Friar Basketball

Breaking Down a Buzzer Beater in Puerto Rico


This wasn’t the first time Massachusetts forward Terrell Vinson has come through at the buzzer for the Minutemen.  The one-time Providence recruit and former top 100 prospect out of Baltimore helped UMass upset Memphis in December of 2009 at the TD Garden with a make as time expired.

Last season Vinson was nearly a hero once again, drilling what looked to be a game-tying three point shot at the buzzer against LaSalle, only his toe was on the three point line as UMass came up a point short in a game that damaged their surprising tournament hopes in late-February.

It was no surprise that Derek Kellogg put the ball in the hands of his best player in a tie game in the opener of the Puerto Rico Tip-off, yet when Chaz Williams (17 points, 7 rebounds, 5 assists, 6 turnovers) missed a short jumper with two seconds remaining it wasn’t a shocker that Vinson was the one to come up with the big play as time ran out once again.

The 6’7 senior tipped home Williams’ miss with no time remaining on the clock, as Massachusetts broke Providence’s heart, 77-75 — 12 years after the two teams’ last meeting.  Ironically, it was the Friars coming out on top of a game that many felt they stole the year before that over UMass, when junior David Murray made a layup at the buzzer to win it for the Friars.

Playing with just six scholarship players, coming back from a 12 point first half deficit, and leading the game from the 9:43 mark (56-55) until UMass tied it with a three pointer with 1:22 left, the Friars must feel like they had one stolen from them on Thursday night.

It was a gritty effort for the short-handed Friars, who had struggled mightily getting into their offense in the face of UMass’ pressure defense throughout the first half, managing just a single assist over the game’s first 20 minutes, yet they fought through the early adversity and made seemingly every big play in the second half until the closing minutes.

The loss drops Providence to 2-1 on the season as they head into Friday’s consolation game against Penn State.

1. Up four points with under four minutes to play, the last thing anyone in Friartown wanted to hear about was yet another moral victory.  The grit and determination they showed in not only clawing their way back into this one after a dreadful first half, but in eventually taking control of game in the second, was certainly a positive, yet they were unable to  close mainly due to their inability to get key stops late.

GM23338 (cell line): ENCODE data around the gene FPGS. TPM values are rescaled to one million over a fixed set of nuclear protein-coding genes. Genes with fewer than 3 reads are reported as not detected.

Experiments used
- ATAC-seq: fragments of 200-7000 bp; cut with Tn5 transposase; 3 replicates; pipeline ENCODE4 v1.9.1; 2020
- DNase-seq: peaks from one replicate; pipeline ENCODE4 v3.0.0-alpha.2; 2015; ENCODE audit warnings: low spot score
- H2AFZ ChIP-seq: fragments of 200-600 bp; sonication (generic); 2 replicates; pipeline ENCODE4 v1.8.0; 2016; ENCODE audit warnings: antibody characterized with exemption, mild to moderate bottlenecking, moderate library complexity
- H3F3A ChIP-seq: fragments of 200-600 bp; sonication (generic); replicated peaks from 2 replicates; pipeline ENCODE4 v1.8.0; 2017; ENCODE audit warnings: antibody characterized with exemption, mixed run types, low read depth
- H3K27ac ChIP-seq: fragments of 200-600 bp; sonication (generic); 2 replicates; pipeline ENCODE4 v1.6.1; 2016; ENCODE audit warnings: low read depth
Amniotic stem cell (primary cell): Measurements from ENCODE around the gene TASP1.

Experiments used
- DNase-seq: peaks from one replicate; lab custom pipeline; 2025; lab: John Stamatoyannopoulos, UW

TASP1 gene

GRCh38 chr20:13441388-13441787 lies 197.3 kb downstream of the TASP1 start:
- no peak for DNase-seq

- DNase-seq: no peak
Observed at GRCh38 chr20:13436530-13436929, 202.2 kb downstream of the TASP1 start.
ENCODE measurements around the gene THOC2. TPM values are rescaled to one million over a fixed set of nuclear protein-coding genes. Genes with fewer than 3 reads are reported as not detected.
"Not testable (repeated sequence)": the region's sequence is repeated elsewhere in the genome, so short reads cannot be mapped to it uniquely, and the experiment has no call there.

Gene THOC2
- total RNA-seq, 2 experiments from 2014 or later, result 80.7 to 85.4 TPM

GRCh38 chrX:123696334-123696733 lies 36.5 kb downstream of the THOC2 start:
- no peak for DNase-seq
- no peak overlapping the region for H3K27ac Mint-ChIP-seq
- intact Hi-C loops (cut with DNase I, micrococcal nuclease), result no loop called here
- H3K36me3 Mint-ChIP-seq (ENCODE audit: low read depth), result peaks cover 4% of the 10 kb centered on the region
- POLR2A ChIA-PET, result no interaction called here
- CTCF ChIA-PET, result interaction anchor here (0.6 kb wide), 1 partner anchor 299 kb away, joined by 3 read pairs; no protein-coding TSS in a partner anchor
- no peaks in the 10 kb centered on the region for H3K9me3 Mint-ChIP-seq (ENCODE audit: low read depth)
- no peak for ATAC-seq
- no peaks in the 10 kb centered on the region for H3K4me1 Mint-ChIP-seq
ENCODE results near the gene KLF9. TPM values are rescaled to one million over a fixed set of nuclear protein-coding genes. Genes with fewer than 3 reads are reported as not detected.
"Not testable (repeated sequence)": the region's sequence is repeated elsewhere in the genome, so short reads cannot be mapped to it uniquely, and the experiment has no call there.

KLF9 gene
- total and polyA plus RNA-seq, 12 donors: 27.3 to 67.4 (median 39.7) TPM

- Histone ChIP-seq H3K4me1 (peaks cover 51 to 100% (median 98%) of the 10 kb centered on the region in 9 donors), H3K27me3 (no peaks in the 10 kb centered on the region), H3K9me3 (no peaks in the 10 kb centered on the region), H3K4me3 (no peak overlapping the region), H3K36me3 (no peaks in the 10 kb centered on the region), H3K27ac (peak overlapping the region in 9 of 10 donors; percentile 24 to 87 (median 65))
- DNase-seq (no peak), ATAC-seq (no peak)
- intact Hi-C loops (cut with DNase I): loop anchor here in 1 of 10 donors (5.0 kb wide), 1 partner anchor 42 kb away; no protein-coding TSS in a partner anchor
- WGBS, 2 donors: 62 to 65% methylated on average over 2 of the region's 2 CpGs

Massachusetts scored on six of their final eight possessions, scoring 12 points in the game’s final four minutes, with perhaps the game’s biggest shot coming from Jesse Morgan who canned a three pointer with 1:22 remaining to bring UMass even for the first time in over eight minutes.  Morgan hit four 3 pointers on the night, including two huge ones in the final three minutes.

2. Once again, Bryce Cotton was beyond solid manning the point in the absence of Vincent Council.  The junior played all 40 minutes and only turned the ball over twice in the face of Massachusetts’ pressure defense.

While not his most efficient shooting night from the field (6-16 overall), Cotton scored over 20 points for the third straight game (23), made all eight of his free throw attempts, handed out five assists and hit 3-7 from three point range.

Beyond the statistics, Cotton’s game continues to mature, making key plays in big moments. Two examples:

  • Cotton made a floater with 9:43 to go to give Providence their first lead since the early going, and then found Josh Fortune on a beautiful drive and dish for a corner three pointer to give PC a 60-57 advantage.  The play was one many questioned he could make in taking over for Council.
  • UMass got back within two points at the 3:50 mark, but Cotton kept the Friars lead in tact by selling bumps by overly-aggressive UMass guards on Providence’s next two possessions.  He made all four shots he earned for his effort.  They were momentum-killing plays by the junior.
It shouldn’t gone forgotten that Cotton tweaked his ankle in the first half, but played through it.